Clarity needed on home loans
The Rebuilding Ireland Home Loan scheme, which offers a Government-backed mortgage for first-time buyers, came under scrutiny during a recent meeting of Fingal County Council, when councillors raised what they called a sense of 'confusion' and 'panic' among the public, surrounding new applications for the scheme.
Claiming there was 'a lot of confusion' amongst those who wished to apply for the loan, Cllr Paul Mulville (SD). said it was his understanding that interviews for the scheme had been cancelled for some applicants.
Cllr Mulville's comments came in light of a report on the 2018 Housing Programme, which was being discussed during a full meeting of the council last week, in County Hall in Swords.
The 'confusion' surrounding the Rebuilding Ireland Home Loan scheme, the Social Democrat councillor said, was highlighted by one of the national newspapers recently, and was causing 'a lot of panic and worry' for applicants.
Cllr Mulville said that clarification was needed from the Government on the funding of the scheme and he suggested that the Government 'is refusing to give us money, we need to get it sorted.'
Sinn Féin councillor from Balbriggan, Cllr Malachy Quinn reiterating Cllr Mulville's sentiments, said that people were concerned that their 'last chance' of owning a home was gone, because they were 'earning too much' to go on the Council housing list.
However, Cllr Darragh Butler (FF), speaking of social and affordable housing, said it was 'great to see, and it makes us proud that we're definitely among the premier leagues in the councils, in regards to the provision of social and affordable housing.'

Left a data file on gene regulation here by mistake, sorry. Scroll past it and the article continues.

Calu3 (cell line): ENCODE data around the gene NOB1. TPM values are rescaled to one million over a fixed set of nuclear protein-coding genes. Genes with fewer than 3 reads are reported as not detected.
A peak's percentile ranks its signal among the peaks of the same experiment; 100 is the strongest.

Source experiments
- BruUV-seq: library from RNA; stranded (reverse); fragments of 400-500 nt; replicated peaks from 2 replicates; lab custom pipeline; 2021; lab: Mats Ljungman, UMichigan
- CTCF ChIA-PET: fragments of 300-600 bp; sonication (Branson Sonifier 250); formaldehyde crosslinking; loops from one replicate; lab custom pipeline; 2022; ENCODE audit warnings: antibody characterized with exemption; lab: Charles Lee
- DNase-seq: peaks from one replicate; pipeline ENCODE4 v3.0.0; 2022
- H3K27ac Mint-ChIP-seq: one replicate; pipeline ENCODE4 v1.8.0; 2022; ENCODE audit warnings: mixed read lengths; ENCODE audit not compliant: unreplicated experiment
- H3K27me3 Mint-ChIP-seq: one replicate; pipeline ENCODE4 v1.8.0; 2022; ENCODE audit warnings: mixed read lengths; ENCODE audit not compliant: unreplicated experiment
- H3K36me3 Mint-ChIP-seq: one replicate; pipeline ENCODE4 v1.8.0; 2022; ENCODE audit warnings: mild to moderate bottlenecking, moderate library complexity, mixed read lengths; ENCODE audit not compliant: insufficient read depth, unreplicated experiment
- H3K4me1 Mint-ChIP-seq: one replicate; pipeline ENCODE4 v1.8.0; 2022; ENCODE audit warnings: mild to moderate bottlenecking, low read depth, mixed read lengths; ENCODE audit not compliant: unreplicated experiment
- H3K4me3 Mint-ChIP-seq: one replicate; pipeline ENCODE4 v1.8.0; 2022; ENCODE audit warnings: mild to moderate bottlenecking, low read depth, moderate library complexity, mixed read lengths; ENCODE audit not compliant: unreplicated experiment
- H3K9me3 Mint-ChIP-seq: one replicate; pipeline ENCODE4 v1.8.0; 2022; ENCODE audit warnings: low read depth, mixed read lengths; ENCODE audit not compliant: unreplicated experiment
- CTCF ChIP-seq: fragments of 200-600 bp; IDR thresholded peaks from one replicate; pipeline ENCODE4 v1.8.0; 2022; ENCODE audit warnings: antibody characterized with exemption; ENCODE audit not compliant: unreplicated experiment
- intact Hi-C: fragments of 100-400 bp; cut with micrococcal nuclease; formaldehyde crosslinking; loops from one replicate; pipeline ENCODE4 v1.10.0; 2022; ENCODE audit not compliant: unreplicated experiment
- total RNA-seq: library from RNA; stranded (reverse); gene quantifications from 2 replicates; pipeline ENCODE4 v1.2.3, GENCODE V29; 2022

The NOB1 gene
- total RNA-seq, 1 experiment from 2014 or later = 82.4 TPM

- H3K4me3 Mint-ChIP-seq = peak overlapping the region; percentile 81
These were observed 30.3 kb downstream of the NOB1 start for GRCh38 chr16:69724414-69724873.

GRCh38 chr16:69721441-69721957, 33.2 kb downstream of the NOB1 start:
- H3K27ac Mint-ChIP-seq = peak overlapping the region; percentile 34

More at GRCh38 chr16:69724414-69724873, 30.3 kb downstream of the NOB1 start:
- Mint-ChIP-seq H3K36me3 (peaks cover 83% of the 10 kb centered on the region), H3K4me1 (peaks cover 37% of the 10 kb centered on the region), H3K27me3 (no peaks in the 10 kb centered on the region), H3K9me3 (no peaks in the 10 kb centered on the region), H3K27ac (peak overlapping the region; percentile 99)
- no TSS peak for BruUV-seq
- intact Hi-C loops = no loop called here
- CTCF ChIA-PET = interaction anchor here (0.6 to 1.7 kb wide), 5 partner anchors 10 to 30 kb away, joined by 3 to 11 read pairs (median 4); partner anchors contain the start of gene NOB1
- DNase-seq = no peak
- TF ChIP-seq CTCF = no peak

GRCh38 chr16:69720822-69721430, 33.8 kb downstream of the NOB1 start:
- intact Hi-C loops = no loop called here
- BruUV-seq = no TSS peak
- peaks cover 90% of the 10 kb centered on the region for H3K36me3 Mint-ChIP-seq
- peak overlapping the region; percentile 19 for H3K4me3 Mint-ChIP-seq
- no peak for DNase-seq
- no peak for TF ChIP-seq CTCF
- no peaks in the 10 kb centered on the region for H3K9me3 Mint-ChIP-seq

Cllr Quinn also raised the issue of the responsibilities of management companies and the council with regard to the maintenance of housing estates, where clarity was needed in cases where the management company was in charge of an estate and the Council also had properties at that location.
Giving the example of Bremore Pastures in Balbriggan, Cllr Quinn said that, at that particular estate, there had been issues 'for two years' which had not been resolved.
Cllr Quinn said that, with the management company claiming this was the responsibility of the council, the local authority had engaged with them but there was 'still nothing back.'
'I'm kind of lost, and certainly the tenant is lost regarding the issue', he said.
Addressing some of the points raised in the report, Cllr Brian McDonagh (LAB) raised the matter of house price increases, and asked how the council would ensure that the cost of houses for land which the council builds on was as 'low as possible.'
The councillor suggested a model whereby the State retained the land on which housing was built, and asked if the council was looking at such 'innovative models.'
Cllr McDonagh raised the issue of 'large scale' price increases for what seemed to be 'very similar housing in very similar locations', which had seen an increase of 'up to €80,000' in the space of 12 months.
Stating that the concept of affordable housing indicated that the rest of housing stock was 'unaffordable', Cllr McDonagh claimed the structure of the market was 'still broken.'